Oak, the second book in my Celtic Legends series, is my take on the Oak King/Holly King legend. Originally published as The Oak King, this is the story of two demi-gods and the mortal woman who loves them. Here’s the blurb:
Twice each year, Aine Murphy ventures into the woods to hold ceremonies to honor the Oak King and the Holly King, never dreaming these Lords of the Forest could be anything more than myth. When the legends spring to life in front of her, how can she help but fall for the sexy demi-gods she’s loved all her life?
From midwinter to midsummer, Fionn O’Dair rules the Greenworld as the Oak King–a role he feels is beyond his abilities, and one that dooms him to a loveless future, forever craving the one man he can never allow himself to have. How can he resist what Aine offers–the sweet devotion that soothes his aching soul, and the slim chance to live a “normal” life as her husband, if only for half a year?
Holly King Kieran Mac Cuilenn never desired a human lover–until now. Seeing Fionn and Aine together fills him with longing for the love he threw away and awakens feelings he thought he’d buried with the last Oak King. Is there enough magic in the solstice to correct the mistakes he made years ago? Or is he doomed to be forever left out in the cold?
As Fionn and Kieran can only visit with each other for a short time every year, at the summer and winter solstices, much of the story takes place at those times. Here’s a winter solstice scene…
At the time of the winter solstice
From his vantage point, beside the farmyard gate, Kieran surveyed the seemingly peaceful scene spread out before him. The night was still with nary a breeze to stir in even the topmost branches of the nearby trees. High above his head, thin white clouds stretched misty ribbons across the sky, blotting out great swaths of stars and wrapping the half-dark moon in a gauzy embrace. Kieran studied the orb’s shadowed form for several moments, the better to divine her wishes. Fionn might claim to serve the sun alone, but Kieran, Ruler of the Waning Year and creature of the ’Tween, knew better. There was naught on this earth could escape the Night Queen’s influence.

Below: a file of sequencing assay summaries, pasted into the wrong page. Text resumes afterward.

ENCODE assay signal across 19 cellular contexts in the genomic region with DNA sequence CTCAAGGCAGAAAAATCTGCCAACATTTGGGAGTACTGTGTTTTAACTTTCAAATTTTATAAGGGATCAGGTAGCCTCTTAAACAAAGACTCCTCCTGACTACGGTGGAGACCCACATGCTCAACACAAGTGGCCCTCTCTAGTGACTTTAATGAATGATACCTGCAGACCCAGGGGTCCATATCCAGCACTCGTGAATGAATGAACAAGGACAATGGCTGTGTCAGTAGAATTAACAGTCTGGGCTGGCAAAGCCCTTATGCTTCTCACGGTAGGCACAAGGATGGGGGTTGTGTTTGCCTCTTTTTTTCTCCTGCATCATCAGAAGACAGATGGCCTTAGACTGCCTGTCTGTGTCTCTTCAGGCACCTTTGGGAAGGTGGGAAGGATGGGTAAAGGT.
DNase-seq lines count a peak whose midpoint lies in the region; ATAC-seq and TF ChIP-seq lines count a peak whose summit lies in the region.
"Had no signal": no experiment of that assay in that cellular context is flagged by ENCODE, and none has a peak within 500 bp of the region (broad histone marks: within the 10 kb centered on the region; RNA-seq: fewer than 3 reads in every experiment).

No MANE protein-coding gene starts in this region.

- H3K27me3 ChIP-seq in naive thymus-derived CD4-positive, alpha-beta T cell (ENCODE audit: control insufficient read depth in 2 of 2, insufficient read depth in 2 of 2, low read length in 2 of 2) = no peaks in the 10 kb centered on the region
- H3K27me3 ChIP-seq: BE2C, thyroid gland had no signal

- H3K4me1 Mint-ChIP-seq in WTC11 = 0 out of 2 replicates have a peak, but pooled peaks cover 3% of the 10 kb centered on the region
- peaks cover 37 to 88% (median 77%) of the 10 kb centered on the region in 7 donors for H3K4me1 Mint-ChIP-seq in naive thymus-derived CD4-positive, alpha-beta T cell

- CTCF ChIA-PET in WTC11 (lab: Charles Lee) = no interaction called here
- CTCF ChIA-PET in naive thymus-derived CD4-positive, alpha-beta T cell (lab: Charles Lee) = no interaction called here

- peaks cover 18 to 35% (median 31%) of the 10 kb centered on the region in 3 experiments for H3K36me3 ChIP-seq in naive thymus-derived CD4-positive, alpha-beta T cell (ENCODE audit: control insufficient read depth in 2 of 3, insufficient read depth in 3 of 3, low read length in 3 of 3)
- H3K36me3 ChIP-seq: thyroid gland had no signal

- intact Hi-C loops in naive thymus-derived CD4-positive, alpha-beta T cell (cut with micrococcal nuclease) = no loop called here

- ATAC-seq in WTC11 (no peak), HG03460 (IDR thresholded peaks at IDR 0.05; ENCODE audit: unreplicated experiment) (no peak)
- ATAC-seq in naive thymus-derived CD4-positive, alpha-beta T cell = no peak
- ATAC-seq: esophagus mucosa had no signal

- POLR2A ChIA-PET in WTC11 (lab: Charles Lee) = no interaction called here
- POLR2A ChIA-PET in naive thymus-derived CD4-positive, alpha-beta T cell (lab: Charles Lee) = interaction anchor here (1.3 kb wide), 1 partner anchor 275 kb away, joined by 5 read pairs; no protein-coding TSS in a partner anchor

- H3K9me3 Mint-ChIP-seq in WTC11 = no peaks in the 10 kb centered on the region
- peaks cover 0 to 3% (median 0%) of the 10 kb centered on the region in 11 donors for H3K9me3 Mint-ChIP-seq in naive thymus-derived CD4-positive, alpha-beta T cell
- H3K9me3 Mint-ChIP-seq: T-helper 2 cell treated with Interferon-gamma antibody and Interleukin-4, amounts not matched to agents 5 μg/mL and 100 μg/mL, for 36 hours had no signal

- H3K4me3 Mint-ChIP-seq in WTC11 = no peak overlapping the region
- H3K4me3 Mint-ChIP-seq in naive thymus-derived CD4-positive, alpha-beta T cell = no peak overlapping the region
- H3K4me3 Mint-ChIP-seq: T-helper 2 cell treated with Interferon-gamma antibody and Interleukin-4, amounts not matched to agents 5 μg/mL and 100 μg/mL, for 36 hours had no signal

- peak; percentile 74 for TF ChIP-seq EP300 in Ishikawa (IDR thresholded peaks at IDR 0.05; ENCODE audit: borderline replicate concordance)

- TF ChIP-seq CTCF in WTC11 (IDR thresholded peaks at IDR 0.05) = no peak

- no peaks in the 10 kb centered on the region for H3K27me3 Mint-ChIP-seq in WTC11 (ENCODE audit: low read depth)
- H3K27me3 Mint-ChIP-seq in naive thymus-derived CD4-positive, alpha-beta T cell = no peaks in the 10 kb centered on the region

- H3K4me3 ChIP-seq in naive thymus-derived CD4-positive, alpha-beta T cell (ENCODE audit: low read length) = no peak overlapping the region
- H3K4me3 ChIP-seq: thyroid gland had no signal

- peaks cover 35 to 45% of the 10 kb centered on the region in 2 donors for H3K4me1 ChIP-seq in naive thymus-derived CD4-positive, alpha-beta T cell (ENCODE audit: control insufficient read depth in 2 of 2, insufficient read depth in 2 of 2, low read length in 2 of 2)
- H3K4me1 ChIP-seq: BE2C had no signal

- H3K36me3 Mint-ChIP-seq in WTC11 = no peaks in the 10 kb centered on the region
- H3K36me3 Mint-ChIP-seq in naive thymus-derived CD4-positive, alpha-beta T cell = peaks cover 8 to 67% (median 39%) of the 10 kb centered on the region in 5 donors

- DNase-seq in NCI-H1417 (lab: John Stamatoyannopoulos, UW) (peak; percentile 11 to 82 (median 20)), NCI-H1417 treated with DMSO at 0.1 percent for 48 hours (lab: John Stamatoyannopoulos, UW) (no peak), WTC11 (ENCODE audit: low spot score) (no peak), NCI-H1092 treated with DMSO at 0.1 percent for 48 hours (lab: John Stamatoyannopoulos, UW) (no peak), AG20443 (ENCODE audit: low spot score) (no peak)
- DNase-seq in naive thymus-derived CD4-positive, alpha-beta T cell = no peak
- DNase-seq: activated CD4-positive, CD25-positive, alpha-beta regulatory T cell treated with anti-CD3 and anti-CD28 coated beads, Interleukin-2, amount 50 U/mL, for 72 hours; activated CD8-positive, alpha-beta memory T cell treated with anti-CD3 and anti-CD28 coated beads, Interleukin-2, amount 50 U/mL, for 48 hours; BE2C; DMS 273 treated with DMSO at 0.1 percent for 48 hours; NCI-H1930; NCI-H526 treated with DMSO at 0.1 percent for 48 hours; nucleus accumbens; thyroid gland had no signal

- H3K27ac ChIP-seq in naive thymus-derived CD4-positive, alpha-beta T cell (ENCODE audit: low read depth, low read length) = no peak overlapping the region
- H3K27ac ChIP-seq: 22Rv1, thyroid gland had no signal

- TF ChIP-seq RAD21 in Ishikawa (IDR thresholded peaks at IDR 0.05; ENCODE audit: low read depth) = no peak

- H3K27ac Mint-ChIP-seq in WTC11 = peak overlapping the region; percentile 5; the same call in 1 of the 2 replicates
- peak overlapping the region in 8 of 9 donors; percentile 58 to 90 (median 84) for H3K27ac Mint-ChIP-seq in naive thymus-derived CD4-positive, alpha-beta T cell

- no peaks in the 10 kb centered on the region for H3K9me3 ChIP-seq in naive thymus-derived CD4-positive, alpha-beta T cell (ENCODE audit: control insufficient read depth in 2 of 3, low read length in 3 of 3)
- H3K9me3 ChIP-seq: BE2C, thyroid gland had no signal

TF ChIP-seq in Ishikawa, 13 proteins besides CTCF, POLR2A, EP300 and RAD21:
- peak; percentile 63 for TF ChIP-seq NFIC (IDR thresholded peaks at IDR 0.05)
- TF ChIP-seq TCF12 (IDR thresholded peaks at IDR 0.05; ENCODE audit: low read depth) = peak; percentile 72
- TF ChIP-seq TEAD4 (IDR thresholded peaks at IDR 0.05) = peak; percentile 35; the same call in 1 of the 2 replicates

In a little over a week, when the moon rose full, it would be for the thirteenth time this year. A rare and unusual occurrence, it signaled a time of transition and change, a time when one might reasonably hope to alter one’s path. A hot swell of anticipation arose within him as he thought of it, the moon of opportunity and rebirth. The opportunity to change—wasn’t that exactly what he needed, what they all needed?
Tonight. Why should it not be tonight?
The sentinels of the forest were used to biding their time. A delay of several decades before a goal could materialize or a dream come to fruition meant little to one such as he. That didn’t mean he didn’t suffer through the waiting, however. It didn’t mean he couldn’t yearn, or covet, or long for what he could not have, what he might never have, or what he might have foolishly thrown away.
Tonight. Please let it be tonight.
On the surface, the cozy farmhouse nestled in its tidy yard looked much as it had the previous year, snug, warm, and inviting, but as Kieran well knew, looks were oftentimes deceiving.
Last year, even despite the pleasant setting, the sight of this place had sparked only fear and uncertainty within him. Tonight, the small stone building, with its whitewashed walls and slate-tiled roof, with candles burning in the windows and a lazy curl of smoke eddying from the chimney, marked the seat of all his hopes and dreams, as well as the crux of his restless discontent. Within its four walls resided everything he longed for and ached to possess.